A limitation of the study is its circumscription to the evaluation of the recovery and valorisation of waste, while the concept of circular economy in the agri-food sector can be broader and include several aspects of the supply chain. The themes are not fully exploited yet, and this is clear by the fact that most of the articles are written considering the possible use of food waste and by-products from a technological point of view and feasibility [24][25][26], while the economic feasibility is not always considered. This lack can be due to the substantial absence of a practical new economic model, based on indicators which can measure the circularity of a production system. The literature is full of examples of circular economy-based approaches, but only few cases investigate the whole value chain [27], generally omitting the practical application of the study on real complex situations. A winning approach could be the implementation of supply chains where the industrial symbiosis becomes the common paradigm [28][29]. The added value in this approach is related properly to the waste generation: the waste of some economic actors becomes a resource for other stakeholders, pursuing the integration of the three dimensions (environmental, social and economic) of the sustainable development [30]. In this way, trough the creation of Business Networks, different groups of companies can benefit in a different magnitude, each one sharing and receiving from the others [31].
    The evaluation of circularity is at the base to understand the transition from the linear to the circular model [32]. In this sense, the European Commission developed a series of circular economy indicators to measure the circularity of the Member States [33]. The complex relationship among economic models, policies and circular economy should be investigated in future studies.
    The overlay visualisation displayed the items on the basis of the period of publication. In recent years, the recovery and valorisation of valuable bioactive components [34][25][35] and the management of phosphorus to improve the soil characteristics in a sustainable way [36][37] became relevant in the scientific literature. In order to favour the recovery and valorisation of food waste, it is necessary to implement the current Waste Framework Directive [38]. This Directive lays down basic concepts and definitions related to waste management, including definitions of waste, recycling and recovery. It includes the definition of by-products and the end of waste criteria, which specifies when certain waste ceases the qualification of waste and becomes a product or a secondary raw material. It is relevant to underline that, currently, the EU has provided only three Regulations on iron, steel and aluminium scrap, glass cullet and copper scrap(Council Regulation (EU) No 333/2011 of 31 March 2011 establishing criteria determining when certain types of scrap metal cease to be waste under Directive 2008/98/EC of the European Parliament and of the Council; Commission Regulation (EU) No 1179/2012 of 10 December 2012 establishing criteria determining when glass cullet ceases to be waste under Directive 2008/98/EC of the European Parliament and of the Council; Commission Regulation (EU) No 715/2013 of 25 July 2013 establishing criteria determining when copper scrap ceases to be waste under Directive 2008/98/EC of the European Parliament and of the Council) The Italian government adopted the European Directive with the promulgation of other legislative acts on secondary solid fuels, bituminous conglomerates, wastes from absorbent hygiene products (PAP) and vulcanised rubber(Decreto 14 febbraio 2013, n. 22. Regolamento recante disciplina di cessazione della qualifica di rifiuto di determinate tipologia di combustibili secondari (CSS), ai sensi dell’articolo 184-ter, comma 2, del decreto legislativo 3 aprile 2006, n. 152, e successive modificazioni; Decreto 28 marzo 2018, n. 69. Regolamento recante disciplina della cessazione della qualifica di rifiuto di conglomerato bituminoso ai sensi dell’articolo 184-ter, comma 2 del decreto legislativo 3 aprile 2006, n. 152; Decreto 15 maggio 2019, n. 62. Regolamento recante disciplina della cessazione della qualifica di rifiuto da prodotti assorbenti per la persona (PAP), ai sensi dell’articolo 184-ter, comma 2, del decreto legislativo 3 aprile 2006, n. 152; Decreto 31 marzo 2020, n. 78. Regolamento recante disciplina della cessazione della qualifica di rifiuto della gomma vulcanizzata derivante da penumatici fuori uso, ai sensi dell’articolo 184-ter, del decreto legislativo 3 aprile 2006, n. 152).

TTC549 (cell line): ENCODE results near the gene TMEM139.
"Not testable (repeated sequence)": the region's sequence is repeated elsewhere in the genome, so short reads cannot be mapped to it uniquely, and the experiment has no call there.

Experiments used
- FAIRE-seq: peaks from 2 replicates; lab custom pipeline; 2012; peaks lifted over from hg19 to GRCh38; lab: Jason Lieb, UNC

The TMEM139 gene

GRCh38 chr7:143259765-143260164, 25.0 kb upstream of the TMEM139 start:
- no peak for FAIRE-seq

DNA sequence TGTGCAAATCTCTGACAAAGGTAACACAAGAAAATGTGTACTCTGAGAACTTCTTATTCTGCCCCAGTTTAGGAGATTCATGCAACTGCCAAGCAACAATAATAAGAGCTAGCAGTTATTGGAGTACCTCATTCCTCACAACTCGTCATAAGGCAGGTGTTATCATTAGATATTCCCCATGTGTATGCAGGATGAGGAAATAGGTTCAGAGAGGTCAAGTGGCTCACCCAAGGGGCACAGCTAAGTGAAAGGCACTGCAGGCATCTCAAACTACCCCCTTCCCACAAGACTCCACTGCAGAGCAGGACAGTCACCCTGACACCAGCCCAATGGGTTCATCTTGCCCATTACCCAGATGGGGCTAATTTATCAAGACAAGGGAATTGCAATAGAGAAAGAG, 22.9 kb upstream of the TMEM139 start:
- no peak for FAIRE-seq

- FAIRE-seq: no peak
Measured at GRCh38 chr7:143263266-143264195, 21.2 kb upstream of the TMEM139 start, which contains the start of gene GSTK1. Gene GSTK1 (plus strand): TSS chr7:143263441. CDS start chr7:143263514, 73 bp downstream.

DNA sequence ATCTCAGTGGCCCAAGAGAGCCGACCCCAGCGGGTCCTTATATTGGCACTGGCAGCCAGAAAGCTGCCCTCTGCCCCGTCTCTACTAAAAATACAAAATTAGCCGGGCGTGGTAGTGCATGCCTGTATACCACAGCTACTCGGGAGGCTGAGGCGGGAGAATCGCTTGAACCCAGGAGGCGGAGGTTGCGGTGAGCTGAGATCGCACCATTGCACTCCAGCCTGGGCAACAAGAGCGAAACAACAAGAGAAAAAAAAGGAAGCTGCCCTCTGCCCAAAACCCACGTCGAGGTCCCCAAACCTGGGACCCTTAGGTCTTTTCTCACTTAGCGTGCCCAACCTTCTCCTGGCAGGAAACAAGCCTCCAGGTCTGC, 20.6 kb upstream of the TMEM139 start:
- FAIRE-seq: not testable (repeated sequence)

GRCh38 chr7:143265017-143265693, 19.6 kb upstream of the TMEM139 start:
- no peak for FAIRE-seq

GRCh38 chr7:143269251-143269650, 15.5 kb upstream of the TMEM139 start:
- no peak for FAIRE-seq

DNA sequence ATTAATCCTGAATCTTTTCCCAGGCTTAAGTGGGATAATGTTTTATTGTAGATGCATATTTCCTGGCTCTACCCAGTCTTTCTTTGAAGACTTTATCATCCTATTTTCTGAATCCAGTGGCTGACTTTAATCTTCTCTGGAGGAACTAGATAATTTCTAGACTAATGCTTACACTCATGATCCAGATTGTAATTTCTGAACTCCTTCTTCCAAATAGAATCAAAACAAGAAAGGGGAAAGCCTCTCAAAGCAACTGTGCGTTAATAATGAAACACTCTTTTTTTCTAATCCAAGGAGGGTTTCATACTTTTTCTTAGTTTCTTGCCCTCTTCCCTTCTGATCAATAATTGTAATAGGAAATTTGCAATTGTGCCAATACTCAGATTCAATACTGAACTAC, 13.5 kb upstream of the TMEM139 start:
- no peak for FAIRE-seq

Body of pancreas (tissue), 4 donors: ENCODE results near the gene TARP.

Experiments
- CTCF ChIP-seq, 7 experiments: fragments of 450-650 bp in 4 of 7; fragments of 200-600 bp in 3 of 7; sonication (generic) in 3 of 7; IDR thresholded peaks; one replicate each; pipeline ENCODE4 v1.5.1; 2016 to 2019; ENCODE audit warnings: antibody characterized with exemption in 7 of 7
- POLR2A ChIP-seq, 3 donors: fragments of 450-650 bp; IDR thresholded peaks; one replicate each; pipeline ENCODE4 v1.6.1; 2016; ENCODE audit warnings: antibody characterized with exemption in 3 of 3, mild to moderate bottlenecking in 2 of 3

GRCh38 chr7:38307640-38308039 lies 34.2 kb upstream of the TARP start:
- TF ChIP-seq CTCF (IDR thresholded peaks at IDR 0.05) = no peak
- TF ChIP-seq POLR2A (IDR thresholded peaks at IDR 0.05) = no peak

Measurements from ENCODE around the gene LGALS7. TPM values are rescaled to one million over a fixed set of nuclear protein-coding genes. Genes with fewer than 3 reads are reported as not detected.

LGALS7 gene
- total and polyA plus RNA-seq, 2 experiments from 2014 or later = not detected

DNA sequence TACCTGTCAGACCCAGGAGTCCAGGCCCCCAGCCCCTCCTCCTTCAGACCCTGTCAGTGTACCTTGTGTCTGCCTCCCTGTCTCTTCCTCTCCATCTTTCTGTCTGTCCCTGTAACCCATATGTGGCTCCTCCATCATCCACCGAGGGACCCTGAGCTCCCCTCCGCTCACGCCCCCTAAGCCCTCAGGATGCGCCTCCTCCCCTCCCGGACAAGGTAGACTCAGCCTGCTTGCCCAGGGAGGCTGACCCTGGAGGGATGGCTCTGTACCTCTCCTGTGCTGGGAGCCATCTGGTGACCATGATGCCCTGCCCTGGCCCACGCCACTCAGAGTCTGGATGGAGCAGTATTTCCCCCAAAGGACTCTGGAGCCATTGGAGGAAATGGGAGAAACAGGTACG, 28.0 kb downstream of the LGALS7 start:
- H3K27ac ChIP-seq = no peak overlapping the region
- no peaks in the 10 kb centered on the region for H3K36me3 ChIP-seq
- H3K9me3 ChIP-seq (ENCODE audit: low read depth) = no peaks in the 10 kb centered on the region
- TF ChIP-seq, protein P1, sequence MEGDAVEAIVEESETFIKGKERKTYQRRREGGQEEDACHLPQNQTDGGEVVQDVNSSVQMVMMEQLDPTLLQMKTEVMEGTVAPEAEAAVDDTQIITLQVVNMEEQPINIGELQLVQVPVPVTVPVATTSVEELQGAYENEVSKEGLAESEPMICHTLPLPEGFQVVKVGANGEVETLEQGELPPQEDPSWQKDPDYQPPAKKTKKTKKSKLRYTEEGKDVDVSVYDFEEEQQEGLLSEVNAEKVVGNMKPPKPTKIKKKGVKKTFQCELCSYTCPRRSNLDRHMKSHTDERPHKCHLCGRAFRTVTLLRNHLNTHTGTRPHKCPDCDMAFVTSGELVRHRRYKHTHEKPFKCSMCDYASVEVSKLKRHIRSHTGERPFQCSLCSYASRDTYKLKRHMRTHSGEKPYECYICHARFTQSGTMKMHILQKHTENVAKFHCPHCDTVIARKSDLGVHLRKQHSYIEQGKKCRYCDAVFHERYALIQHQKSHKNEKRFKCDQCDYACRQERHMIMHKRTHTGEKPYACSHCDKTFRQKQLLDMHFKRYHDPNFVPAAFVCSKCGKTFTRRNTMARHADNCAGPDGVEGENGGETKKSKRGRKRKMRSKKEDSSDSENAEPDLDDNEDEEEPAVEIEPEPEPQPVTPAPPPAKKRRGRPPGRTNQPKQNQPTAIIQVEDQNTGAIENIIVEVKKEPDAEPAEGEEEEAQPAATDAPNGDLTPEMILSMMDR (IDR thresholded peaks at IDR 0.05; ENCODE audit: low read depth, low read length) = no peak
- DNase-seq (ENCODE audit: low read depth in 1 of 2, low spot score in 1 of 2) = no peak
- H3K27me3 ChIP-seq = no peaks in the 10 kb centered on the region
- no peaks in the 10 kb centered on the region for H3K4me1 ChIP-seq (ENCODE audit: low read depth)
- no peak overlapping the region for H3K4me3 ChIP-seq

It will be necessary for the future to promote end of waste criteria tailored for the agri-food sector, to harmonise the discrepancies among Member States and facilitate the re-use of wastewaters and production wastes from the food industry. Currently, the Waste Framework Directive reports the criteria for the end of waste status (article 6), and one of them refers to the existence of a market for the recovered waste. Therefore, the implementation of a market for the secondary raw materials and derived products is essential, and the consumer should be involved more in circularity practices [39] to understand if there is a real acceptance and purchasing intention for food obtained from by-products and wastes [40]. The objective of policy makers and academics should be the implementation of technological and business models and the elimination of barriers for the adoption of practices supporting a circularity system, devoted to a sustainable supply chain, from the producer to the consumer [41].

    This entry is adapted from 10.3390/su13169294